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PALEONEWS:Unique Skull Completes Dinosaur Family at Smithsonian



(Mickey-could you forward this to the Dino list please? I'm still
bouncing)
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This is a CNN custome news article.
CNN has recently changed formats so I can not give you the URL.
I recommend registering at cnn.com for your own custom news to 
access the article online-   -Betty

Unique Skull Completes Dinosaur Family at Smithsonian

WASHINGTON (AP) -- One of the newest and most popular attractions at the
Smithsonian Institution's National Museum of Natural History actually is
an old friend: a 70 million-year-old dinosaur skull found by a collector
in 1891 in Wyoming, and on loan to a university museum in Utah for two
decades. 

The six-foot relic is of a prehistoric creator known as Diceratops,
affectionately dubbed "Lady Di" -- with two horns on the head that stand
straight up and indicate she's probably female. 

Dinosaur collector J.B. Hatcher dug up the skull in 1891 in northeast
Wyoming near Lightning Creek, a once-lush region _ inviting for a
vegetarian like Diceratops, with its parrot beak and 20-inch battery of
teeth. 

For Richard H. Benson, chairman of the museum's paleobiology department,
having at the Smithsonian what many scientists consider the one and only
Diceratops represents a major coup. 

He first saw the skull in the 1930s, when he was a child in West
Virginia and on a field trip to the Smithsonian. 

Benson didn't see it again until last October while visiting Brigham
Young University's Earth Science Museum in Provo, Utah. 

The university had Diceratops on loan for the past 20 years and could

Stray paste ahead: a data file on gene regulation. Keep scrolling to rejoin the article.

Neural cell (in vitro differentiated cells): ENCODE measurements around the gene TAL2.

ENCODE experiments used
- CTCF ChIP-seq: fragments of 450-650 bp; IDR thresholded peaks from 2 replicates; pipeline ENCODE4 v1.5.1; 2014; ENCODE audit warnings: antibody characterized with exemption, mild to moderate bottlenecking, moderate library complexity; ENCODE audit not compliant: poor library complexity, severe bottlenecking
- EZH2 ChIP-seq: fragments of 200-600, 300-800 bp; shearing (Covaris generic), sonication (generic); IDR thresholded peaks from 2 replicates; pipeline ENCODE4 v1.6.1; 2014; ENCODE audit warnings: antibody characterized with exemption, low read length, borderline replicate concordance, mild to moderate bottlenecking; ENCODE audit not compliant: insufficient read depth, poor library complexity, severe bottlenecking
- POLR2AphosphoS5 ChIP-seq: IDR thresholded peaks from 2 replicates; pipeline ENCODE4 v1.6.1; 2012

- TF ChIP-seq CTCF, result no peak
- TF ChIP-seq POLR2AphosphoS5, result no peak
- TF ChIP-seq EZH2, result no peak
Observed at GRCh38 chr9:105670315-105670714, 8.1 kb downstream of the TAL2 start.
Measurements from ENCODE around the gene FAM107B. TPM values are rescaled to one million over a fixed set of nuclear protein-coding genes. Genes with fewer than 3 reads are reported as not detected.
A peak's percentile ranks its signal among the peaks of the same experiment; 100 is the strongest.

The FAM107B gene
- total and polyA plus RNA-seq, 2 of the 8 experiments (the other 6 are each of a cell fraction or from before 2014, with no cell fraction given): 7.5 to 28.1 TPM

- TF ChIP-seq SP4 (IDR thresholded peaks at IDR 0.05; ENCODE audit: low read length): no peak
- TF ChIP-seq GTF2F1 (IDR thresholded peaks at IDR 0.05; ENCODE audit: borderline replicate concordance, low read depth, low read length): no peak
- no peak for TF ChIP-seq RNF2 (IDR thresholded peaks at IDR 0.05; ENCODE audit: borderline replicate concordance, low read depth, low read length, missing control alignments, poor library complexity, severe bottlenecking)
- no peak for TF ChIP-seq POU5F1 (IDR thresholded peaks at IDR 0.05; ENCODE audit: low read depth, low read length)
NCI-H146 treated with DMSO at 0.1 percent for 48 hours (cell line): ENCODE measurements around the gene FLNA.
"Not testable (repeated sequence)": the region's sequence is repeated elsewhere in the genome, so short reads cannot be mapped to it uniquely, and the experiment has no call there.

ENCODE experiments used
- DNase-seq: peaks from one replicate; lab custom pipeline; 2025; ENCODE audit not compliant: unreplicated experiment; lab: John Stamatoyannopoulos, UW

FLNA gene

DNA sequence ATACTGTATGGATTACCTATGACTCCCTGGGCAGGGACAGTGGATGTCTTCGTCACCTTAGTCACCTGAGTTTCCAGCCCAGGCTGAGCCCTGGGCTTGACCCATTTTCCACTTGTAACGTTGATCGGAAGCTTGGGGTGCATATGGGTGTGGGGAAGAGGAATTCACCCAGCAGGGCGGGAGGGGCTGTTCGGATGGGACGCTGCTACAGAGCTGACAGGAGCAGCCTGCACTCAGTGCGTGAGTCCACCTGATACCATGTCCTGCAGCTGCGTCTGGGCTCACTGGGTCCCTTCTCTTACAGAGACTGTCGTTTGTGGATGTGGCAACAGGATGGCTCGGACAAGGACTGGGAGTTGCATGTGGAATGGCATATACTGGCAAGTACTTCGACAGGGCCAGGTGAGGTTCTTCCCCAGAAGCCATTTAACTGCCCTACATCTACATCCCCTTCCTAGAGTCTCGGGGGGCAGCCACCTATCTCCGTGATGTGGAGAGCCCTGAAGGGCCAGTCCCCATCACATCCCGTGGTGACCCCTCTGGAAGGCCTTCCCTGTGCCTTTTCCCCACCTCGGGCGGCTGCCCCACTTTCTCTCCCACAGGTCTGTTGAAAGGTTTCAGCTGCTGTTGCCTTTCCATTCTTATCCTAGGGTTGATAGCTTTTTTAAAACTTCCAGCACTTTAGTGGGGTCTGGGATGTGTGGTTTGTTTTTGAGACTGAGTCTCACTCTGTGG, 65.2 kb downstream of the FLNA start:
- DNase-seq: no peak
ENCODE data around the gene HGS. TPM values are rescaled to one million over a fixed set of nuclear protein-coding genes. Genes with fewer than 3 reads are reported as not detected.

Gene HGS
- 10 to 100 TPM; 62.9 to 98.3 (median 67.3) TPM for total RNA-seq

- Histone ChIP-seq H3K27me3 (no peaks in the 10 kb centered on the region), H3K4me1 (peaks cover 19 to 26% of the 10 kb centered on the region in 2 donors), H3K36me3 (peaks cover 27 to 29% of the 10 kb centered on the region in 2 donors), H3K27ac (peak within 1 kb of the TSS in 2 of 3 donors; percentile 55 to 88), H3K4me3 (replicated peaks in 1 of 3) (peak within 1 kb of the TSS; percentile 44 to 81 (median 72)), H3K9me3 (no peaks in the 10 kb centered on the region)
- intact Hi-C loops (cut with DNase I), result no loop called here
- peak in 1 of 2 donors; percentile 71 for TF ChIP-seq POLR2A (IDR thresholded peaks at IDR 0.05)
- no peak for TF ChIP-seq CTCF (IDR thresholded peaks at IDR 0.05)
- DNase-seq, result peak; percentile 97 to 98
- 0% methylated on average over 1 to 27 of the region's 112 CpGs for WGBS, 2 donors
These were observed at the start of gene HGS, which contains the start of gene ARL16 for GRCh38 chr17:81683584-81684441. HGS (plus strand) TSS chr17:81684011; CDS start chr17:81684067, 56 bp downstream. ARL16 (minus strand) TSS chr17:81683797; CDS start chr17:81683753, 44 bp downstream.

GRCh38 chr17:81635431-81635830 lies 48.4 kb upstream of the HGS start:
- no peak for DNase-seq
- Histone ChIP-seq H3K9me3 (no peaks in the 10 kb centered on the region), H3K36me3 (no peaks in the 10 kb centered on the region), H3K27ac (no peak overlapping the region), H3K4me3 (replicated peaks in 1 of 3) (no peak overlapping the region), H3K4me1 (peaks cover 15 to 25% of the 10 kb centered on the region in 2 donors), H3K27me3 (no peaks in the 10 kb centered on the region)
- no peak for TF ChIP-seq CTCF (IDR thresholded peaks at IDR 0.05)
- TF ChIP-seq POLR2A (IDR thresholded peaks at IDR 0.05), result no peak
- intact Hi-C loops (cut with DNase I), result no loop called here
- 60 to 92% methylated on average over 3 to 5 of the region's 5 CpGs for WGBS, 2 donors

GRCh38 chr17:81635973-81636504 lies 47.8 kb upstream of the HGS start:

not very well refuse Benson's request that it be returned to Washington. 

The relic has been back since June, and Benson said it completes a
family of dinosaurs that include Monoclonius, Triceratops and the
smaller Protoceratops, thought to be the family's ancestor. 

Benson was concerned the loss of Diceratops might leave a hole in the
Utah museum's collection. The solution would be to send Brigham Young a
copy of Diceratops, but the Smithsonian did not have a mold available.
It did have one of Diceratops' cousin, the one-horned Monoclonius.
Benson had a replica made of that dinosaur and said it is ready for
shipment to the university. "It's an expression of our good will," he
said. 

Ken Stadtman, a curator at Brigham Young, said he looks forward to the
Monoclonius but already misses the one-of-a-kind Diceratops. 

Unique bones illustrate the variety of ancient life, he said, "and are
always the most interesting." 

Not all of Benson's colleagues hold as much value in Diceratops'
importance. They say there is no such thing as Diceratops and that it's
really a three-horned Triceratops with one horn broken off. 

The dispute could be resolved when Diceratops goes digital, possibly
this month. Scientists intend to use a laser beam to map the contours of
the skull's surface and transform this information into a computer
image. 

The resulting picture will be a composite of bones assembled into a
complete Diceratops, showing what it looked like and how it moved,
Benson said. That way, Diceratops can be compared with other dinosaurs. 

"We're interested in them as extremely large animals and how problems of
scale are overcome; why they lasted so long," he said. 

Interest in dinosaurs was not always so scientific. Early discoveries of
large bones and fossils led to creations of dragons and other
mythological creatures. Many of those fables and concepts live today,
such as the winged dragon and deep-sea monster. 

Eventually, bones were pieced together, giving scientists a look at the
skeletons of true prehistoric creatures and material to study their
behaviors and movements. 

"It makes us all proud ... that we have that ability to reconstruct a
history of 160 million years ago," Benson said. "This in itself is a
worthy achievement." 


-- 
Flying Goat Graphics
http://www.flyinggoat.com
(Society of Vertebrate Paleontology member)
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